Select a country to read more about #whereloveisillegal

Australia/

LAWS:

  • Same-sex sexual activity is legal
  • Same-sex marriages are banned federally under the Marriage Amendment Act 2004

STATISTICS:

  • A 2013 poll conducted by Pew Research indicated that 79% of Australians viewed that homosexuality should be accepted by society, making it the fifth most supportive country in the world behind Spain (88%) / Germany (87%) / Canada and Czech Republic (both 80%)
sources: Pew Global / Australian Government


// Read stories from Australia

Brazil/

LAWS:

  • Same-sex sexual activity has been legal since 1830
  • Same-sex marriage was legalised nationwide on May 16th 2013
  • LGBTI people can serve in the military and police force
  • Same-sex adoption has occurred and is occurring because Brazilian laws do not specifically prohibit it
  • Anti-discrimination laws including indirect discrimination and hate speech are illegal

STATISTICS:

  • In 2008 the National LGBT Conference was held in Brazil. The event, the first in the world to be organized by a government, was a result of demands made by civil society and the Brazilian government’s support of LGBTI people’s rights
  • The São Paulo Gay Pride Parade is one of the biggest events of its kind in the world, if not the biggest
sources: Equaldex / Wikipedia


// Read stories from Brazil

Burundi/

LAWS:

STATISTICS:

  • Same-sex sexual activity has been illegal since 2009
  • Constitutional ban of same-sex marriages since 2005

EXTRAS:

sources: HRW / Burundi Government

 


// Read stories from Burundi

Cameroon/

LAWS:

STATISTICS:

  • Homosexuality was criminalised in 1972

EXTRAS:

sources: HRW / Wikipedia


// Read stories from Cameroon

China/

LAWS:

  • Type of law: Same-sex sexual activity has been legal since 1997
  • No recognition of unions or same-sex marriage
  • Adoption by same-sex couples is illegal
  • Adoption of Chinese children by foreign LGBT couples and individuals is prohibited by the Chinese authorities
  • No anti-discrimination laws concerning sexual orientation
  • Transsexuals are allowed to change their legal gender, but only after sex reassignment surgery

STATISTICS:

  • The earliest law against a homosexual acts in China dates from the Zheng He era of the Song Dynasty, punishing “young males who act as prostitutes with a fine of 100 blows with a heavy bamboo and a fine of 50,000 cash
sources: ILGA / Sex, Law, and Society in Late Imperial China / Marriage Law of thePeople’s Republic of China


// Read stories from China

Colombia/

LAWS:

  • Same-sex sexual activity was decriminalised in 1981
  • Recognises same-sex unions, but not marriage (see below)
  • Since 2014, homosexuals can adopt the biological child of their partner
  • Anti-discrimination laws on the grounds of sexual orientation were passed in 2011
  • LGBTI people can serve in the military and police force

STATISTICS:

  • As the Colombia Congress failed to pass a same-sex marriage bill, the courts began approving marriages themselves. The same-sex marriage issue will now once again come before the Constitutional Court in 2015 after the country’s Inspector General requested that the Court invalidate all the marriages approved in Colombia. A hearing scheduled for May 2015 was delayed and a new hearing open to the public will be held some time in 2015.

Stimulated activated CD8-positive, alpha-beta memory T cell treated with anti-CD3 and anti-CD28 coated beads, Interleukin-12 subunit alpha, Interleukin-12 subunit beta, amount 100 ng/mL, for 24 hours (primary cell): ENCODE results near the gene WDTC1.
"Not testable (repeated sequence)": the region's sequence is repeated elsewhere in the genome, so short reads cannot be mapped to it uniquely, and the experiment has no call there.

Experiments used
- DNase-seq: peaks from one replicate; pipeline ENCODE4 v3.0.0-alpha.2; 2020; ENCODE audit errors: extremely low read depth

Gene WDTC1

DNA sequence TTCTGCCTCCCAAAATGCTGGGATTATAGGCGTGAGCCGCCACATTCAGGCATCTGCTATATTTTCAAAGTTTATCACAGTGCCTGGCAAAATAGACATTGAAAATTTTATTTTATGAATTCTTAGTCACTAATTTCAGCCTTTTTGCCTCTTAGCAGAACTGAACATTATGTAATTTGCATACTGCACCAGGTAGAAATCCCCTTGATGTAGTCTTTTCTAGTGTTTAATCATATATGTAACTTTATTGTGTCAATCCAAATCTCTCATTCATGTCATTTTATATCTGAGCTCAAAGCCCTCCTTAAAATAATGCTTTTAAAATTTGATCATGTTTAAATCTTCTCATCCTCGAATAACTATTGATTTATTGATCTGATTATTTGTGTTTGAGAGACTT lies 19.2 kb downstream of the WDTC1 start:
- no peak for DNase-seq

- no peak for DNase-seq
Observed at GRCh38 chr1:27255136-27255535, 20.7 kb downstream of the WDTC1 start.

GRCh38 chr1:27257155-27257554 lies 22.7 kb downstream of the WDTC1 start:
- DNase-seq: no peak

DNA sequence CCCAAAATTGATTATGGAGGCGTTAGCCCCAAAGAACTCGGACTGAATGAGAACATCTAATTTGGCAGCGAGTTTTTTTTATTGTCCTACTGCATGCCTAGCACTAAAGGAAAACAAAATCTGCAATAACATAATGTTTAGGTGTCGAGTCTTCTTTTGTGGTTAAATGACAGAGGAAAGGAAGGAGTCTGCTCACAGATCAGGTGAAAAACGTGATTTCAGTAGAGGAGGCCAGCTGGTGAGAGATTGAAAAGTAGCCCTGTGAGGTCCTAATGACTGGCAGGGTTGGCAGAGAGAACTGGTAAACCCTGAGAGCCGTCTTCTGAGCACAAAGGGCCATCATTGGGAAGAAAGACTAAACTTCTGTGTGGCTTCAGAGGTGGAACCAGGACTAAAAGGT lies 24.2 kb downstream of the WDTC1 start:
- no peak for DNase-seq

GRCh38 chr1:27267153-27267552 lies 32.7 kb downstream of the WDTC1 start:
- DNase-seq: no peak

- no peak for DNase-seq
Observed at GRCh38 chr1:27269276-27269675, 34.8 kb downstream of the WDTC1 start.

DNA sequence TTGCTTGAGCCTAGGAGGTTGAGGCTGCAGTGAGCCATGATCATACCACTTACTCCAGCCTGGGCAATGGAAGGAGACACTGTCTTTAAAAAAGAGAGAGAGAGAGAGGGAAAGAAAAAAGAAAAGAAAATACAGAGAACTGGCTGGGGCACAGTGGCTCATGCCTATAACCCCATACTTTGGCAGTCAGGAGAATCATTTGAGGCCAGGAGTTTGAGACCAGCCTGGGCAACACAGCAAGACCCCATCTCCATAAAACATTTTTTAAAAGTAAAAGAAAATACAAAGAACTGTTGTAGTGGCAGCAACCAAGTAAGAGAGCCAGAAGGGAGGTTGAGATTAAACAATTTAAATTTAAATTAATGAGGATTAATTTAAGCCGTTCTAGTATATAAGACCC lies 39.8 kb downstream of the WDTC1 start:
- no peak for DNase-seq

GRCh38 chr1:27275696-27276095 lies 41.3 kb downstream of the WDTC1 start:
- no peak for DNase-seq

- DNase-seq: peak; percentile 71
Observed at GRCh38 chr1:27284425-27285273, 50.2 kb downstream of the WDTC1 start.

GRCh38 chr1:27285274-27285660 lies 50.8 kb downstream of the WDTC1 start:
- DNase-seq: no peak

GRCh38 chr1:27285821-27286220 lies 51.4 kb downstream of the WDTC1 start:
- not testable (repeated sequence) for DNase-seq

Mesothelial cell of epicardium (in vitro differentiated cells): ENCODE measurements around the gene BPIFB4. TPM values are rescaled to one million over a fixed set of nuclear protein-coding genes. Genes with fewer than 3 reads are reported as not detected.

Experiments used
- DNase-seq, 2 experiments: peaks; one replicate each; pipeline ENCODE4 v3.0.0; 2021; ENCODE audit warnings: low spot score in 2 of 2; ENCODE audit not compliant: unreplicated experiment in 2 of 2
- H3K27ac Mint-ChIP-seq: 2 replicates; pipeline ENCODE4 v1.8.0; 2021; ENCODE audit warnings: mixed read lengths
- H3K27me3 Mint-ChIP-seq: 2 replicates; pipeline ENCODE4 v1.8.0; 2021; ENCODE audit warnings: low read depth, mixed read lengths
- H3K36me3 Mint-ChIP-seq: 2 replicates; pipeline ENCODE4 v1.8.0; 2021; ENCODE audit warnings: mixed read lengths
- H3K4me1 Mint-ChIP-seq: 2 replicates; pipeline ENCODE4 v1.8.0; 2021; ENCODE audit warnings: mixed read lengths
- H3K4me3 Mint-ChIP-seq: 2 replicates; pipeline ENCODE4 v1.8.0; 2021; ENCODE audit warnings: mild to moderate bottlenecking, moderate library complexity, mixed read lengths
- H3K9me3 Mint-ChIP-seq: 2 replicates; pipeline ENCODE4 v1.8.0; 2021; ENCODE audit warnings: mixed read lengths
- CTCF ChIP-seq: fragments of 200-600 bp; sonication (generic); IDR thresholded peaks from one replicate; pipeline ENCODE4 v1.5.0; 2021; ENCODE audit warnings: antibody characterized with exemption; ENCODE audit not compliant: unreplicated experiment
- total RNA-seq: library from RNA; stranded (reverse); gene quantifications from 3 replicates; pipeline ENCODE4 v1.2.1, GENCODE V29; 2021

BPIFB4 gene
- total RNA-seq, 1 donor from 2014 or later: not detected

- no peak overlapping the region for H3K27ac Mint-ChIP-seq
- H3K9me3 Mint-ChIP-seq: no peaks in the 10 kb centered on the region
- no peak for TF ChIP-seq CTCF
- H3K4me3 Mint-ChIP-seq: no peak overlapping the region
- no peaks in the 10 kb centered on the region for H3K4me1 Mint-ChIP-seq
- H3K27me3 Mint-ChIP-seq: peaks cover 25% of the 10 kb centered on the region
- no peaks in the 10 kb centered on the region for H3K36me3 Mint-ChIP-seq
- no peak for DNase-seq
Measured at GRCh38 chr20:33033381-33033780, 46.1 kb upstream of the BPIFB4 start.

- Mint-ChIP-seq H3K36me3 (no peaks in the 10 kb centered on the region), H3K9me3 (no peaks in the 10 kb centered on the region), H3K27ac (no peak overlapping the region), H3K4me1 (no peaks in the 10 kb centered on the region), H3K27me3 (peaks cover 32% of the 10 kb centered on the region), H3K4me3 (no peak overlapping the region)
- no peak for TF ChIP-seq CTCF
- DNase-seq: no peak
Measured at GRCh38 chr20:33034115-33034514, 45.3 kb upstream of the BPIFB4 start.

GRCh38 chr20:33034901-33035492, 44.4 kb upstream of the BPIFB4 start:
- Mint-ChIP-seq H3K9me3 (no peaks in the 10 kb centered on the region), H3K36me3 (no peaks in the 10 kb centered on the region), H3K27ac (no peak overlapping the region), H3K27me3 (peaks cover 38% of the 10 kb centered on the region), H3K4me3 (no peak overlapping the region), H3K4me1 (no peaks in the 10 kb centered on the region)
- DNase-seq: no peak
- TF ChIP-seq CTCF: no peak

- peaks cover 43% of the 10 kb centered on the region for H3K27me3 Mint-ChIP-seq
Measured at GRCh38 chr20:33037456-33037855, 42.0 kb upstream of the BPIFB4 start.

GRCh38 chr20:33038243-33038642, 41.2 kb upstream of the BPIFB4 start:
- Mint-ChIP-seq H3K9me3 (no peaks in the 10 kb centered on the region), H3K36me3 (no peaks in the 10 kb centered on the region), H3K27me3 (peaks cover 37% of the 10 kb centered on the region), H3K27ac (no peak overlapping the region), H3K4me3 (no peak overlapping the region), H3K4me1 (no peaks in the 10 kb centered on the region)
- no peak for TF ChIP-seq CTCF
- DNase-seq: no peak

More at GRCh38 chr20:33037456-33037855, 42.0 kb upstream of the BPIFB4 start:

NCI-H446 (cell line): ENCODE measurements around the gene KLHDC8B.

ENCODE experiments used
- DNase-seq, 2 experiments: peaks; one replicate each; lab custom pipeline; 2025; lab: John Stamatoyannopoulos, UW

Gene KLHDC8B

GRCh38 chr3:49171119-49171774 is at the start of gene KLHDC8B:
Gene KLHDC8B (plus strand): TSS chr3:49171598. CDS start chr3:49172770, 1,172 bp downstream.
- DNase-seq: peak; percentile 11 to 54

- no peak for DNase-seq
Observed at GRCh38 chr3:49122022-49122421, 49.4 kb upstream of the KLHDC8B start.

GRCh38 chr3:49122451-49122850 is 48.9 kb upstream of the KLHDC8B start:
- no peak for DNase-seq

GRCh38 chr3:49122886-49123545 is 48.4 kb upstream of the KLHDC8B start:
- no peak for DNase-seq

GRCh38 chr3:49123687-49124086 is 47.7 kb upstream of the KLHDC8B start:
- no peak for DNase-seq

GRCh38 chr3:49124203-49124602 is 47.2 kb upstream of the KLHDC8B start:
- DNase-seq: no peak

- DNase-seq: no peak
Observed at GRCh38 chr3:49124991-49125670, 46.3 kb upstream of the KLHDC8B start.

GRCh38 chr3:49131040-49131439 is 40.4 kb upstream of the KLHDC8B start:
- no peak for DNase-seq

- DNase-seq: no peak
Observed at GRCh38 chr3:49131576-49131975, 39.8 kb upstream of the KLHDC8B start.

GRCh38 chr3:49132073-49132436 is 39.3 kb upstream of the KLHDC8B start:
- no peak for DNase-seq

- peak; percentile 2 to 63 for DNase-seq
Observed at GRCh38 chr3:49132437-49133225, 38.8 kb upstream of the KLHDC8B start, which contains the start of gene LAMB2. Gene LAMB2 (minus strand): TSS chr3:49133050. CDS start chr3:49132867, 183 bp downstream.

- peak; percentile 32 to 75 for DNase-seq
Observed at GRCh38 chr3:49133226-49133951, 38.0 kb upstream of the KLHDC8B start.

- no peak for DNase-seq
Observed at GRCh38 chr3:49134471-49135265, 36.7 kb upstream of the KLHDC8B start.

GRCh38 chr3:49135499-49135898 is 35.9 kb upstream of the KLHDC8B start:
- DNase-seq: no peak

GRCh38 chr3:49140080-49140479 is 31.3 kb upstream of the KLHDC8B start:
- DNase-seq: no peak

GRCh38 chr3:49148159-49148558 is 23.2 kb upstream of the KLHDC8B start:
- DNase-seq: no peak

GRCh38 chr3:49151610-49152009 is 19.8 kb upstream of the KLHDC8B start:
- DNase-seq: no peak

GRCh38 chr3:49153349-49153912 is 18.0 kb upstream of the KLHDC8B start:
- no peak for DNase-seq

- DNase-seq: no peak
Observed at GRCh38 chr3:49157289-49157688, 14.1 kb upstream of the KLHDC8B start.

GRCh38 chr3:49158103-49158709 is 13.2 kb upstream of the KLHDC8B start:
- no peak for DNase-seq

sources: Equaldex / Wikipedia

 


// Read stories from Colombia

Democratic Republic of the Congo/

LAWS:

  • Type of law: Same-sex sexual activity is legal. No laws have never existed in the country
  • Penalities: Subject to prosecution under public decency provisions in the penal code and articles in the 2006 law on sexual violence
  • No recognition of same-sex unions
  • Constitutional ban since 2005 of same-sex marriages
  • No adoptions allowed by same-sex couples
  • No anti-discrimination laws concerning sexual orientation
  • No anti-discrimination laws concerning gender identity/expression
source: US Department of State


// Read stories from Democratic Republic of the Congo

Gabon/

LAWS:

  • Type of laws: Same-sex sexual activity is legal. No laws have ever existed in the country
  • No recognition of same-sex unions or same-sex marriages
  • No adoptions allowed by same-sex couples
  • No anti-discrimination laws concerning sexual orientation

Statistics:

  • Both male and female same-sex sexual activity is legal in Gabon, but same-sex couples and households headed by same-sex couples are not eligible for the same legal protections available to opposite-sex couples
source: ILGA


// Read stories from Gabon

Indonesia/

LAWS:

  • Same-sex sexual activity is legal nationwide, excepting the provinces of Aceh and South Sumatra
  • Same-sex marriage and unions are not recognised
  • Same-sex couples are not eligible to adopt
  • No anti-discrimination laws in place

STATISTICS:

  • Indonesia allows its provincial governments to establish certain Islamic based laws, such as criminal sanctions for homosexuality. These local penalties exist in some provinces where provincial bylaws against LGBT rights was passed in September 2014. The bylaws extend Sharia (Islamic law) to non-Muslims, criminalizing consensual same-sex sexual acts as well as all zina (sexual relations outside of marriage). This sharia-based criminal code permits as punishment up to 100 lashes and up to 100 months in prison for consensual same-sex sex acts, while zina violations carry a penalty of 100 lashes